LDF Statement on Supreme Court Decisions on Discrimination in the Workplace and in Juries

Today, the Supreme Court of the United States handed down a series of decisions highlighting the ongoing importance of civil rights to the Court’s docket this Term, as well as the country at large. The NAACP Legal Defense and Educational Fund, Inc. (LDF) is gratified that the Court, by overwhelming majority, upheld discrimination claims in two key cases:

– In Green v. Brennan, Justice Sonia Sotomayor, writing for a 7-1 majority of the Supreme Court, announced a decision in favor of an African-American employee who had challenged workplace discrimination. That case involved a rule that would have required employees challenging discriminatory conduct to calculate their employer’s last discriminatory act, rather than simply bringing action within a certain time after they resigned.  LDF filed a brief supporting the employee and stressing how and why these procedural barriers were unfair, legally groundless, and contrary to the purpose of anti-discrimination laws. Sherrilyn Ifill, President and Director-Counsel of LDF, welcomed the Supreme Court’s decision as an “important recognition of the vulnerability of workers to discrimination and of the need to ensure the availability of effective opportunities to challenge biased conduct by employers.”

– A second case, Foster v. Chatman involved a clear case of flagrant discrimination in jury selection. The Supreme Court, in a 7-1 opinion written by Chief Justice John Roberts, found that the lower court clearly erred in finding that the defendant had failed to show purposeful discrimination. LDF’s Director of Litigation, Christina Swarns, stated that “there was simply no way to deny the extraordinary evidence of intentional discrimination against African-American prospective jurors in this case. The Justices properly reaffirmed the longstanding principle that racial bias in jury selection is unacceptable under the U.S. Constitution.”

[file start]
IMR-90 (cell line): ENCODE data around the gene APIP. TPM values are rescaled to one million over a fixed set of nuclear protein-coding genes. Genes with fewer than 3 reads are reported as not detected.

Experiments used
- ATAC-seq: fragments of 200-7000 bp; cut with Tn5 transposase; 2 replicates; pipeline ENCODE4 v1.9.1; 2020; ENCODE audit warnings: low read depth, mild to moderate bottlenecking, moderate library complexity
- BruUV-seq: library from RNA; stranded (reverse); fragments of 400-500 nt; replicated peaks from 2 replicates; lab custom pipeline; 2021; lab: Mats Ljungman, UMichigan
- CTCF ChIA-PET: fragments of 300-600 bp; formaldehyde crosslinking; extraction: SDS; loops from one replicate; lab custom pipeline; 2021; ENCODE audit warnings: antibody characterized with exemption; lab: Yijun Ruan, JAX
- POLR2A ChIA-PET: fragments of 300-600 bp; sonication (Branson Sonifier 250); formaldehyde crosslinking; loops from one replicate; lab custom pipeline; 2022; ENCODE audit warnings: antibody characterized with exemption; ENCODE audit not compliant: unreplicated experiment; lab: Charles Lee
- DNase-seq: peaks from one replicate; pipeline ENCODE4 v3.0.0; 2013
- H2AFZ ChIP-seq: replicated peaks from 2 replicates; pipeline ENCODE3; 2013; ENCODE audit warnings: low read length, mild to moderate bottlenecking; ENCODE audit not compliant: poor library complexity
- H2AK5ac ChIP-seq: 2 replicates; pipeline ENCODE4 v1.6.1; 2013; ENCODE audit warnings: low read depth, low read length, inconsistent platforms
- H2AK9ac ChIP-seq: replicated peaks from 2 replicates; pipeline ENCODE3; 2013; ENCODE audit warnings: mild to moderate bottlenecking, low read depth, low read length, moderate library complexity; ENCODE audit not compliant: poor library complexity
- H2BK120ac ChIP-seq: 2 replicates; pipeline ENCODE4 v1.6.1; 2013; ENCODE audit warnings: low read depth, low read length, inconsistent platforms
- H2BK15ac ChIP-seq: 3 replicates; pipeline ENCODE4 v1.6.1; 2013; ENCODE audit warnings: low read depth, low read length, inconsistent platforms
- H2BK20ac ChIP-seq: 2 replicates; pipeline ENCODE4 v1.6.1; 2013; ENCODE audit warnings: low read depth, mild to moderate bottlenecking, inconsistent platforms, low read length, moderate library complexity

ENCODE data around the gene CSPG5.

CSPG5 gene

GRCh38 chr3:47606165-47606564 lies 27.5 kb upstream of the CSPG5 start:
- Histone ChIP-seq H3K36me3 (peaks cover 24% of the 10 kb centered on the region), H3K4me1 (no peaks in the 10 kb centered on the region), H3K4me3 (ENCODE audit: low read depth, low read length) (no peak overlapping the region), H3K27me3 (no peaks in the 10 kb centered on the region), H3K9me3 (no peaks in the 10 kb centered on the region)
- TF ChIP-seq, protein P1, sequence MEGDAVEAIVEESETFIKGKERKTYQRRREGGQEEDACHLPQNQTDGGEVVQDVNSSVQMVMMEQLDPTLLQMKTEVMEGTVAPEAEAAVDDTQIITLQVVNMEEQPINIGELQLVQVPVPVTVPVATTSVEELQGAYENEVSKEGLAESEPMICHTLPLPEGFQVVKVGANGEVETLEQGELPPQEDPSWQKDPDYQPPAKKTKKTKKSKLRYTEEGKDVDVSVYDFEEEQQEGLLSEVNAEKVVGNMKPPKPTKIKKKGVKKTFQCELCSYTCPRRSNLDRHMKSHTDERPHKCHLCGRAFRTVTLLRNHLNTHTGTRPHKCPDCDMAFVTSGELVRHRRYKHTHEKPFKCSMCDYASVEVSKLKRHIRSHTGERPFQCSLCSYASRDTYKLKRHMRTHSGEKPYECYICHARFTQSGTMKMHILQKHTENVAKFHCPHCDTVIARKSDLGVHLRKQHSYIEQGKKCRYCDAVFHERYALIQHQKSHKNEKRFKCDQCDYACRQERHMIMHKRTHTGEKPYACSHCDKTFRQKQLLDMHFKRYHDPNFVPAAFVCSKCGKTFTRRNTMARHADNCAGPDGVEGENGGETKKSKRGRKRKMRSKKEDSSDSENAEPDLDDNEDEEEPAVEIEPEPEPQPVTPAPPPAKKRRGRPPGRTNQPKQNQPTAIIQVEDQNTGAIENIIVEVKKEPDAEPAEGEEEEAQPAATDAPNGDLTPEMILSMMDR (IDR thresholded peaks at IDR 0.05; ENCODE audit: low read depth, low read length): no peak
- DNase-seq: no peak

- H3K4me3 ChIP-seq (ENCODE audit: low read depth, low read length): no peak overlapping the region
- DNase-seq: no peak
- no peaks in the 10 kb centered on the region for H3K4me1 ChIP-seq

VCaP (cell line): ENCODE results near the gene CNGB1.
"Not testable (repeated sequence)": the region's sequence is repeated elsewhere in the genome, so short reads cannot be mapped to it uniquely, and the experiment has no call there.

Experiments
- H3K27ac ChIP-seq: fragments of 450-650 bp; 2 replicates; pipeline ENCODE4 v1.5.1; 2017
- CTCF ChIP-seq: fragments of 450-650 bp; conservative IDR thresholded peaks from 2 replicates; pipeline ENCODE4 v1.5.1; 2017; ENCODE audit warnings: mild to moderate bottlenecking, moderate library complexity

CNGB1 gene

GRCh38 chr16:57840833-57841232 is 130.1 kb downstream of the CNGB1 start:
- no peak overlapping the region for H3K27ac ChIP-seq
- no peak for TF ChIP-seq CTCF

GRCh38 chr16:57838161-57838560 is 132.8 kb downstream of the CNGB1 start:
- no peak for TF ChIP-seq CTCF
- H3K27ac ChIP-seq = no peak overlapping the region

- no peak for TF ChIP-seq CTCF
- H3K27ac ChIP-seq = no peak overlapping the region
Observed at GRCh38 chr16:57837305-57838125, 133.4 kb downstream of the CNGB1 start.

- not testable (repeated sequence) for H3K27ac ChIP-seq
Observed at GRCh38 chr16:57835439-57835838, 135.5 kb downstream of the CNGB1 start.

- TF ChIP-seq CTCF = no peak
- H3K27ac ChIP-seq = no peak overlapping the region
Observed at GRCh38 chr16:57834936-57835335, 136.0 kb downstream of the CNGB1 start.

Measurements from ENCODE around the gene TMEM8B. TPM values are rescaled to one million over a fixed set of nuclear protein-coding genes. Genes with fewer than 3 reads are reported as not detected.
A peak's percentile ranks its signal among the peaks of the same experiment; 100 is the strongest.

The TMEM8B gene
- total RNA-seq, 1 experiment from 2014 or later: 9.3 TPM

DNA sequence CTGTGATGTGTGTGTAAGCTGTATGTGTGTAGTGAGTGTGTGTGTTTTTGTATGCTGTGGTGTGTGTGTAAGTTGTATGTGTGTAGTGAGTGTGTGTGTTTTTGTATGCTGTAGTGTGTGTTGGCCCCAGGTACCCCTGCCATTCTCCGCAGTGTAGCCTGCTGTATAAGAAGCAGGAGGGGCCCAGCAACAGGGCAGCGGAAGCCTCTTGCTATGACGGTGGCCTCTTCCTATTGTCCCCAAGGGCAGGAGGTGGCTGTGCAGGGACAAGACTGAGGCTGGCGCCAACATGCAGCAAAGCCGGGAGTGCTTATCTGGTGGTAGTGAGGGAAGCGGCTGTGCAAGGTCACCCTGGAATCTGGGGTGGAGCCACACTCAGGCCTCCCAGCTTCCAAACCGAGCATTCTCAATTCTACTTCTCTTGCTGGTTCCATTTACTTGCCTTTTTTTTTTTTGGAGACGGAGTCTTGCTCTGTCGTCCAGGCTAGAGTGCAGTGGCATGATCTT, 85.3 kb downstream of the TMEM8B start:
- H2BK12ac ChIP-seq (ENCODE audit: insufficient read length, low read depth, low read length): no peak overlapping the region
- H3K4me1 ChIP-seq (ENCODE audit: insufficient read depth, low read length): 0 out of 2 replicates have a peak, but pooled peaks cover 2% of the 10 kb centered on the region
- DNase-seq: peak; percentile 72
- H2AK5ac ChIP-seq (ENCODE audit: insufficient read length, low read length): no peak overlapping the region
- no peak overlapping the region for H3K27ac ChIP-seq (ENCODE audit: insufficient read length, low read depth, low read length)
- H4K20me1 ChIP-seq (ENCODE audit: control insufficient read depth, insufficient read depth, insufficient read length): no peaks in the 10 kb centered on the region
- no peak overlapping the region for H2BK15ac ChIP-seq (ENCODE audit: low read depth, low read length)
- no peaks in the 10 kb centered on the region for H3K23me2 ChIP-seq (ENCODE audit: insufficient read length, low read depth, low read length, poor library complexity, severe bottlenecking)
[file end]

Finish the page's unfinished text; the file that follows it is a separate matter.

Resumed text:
– In addition, the Court decided Wittman v. Personhuballah, a case about whether Virginia’s redistricting plan constituted an unconstitutional racial gerrymander. The Justices unanimously dismissed the appeal on the grounds that certain members of Congress lacked standing to bring an appeal in the first place. The Court declined to address the merits of the case.


Founded in 1940, the NAACP Legal Defense and Educational Fund, Inc. (LDF) is the nation’s first civil and human rights law organization and has been completely separate from the National Association for the Advancement of Colored People (NAACP) since 1957—although LDF was originally founded by the NAACP and shares its commitment to equal rights. In media attributions, please refer to us as the NAACP Legal Defense Fund or LDF.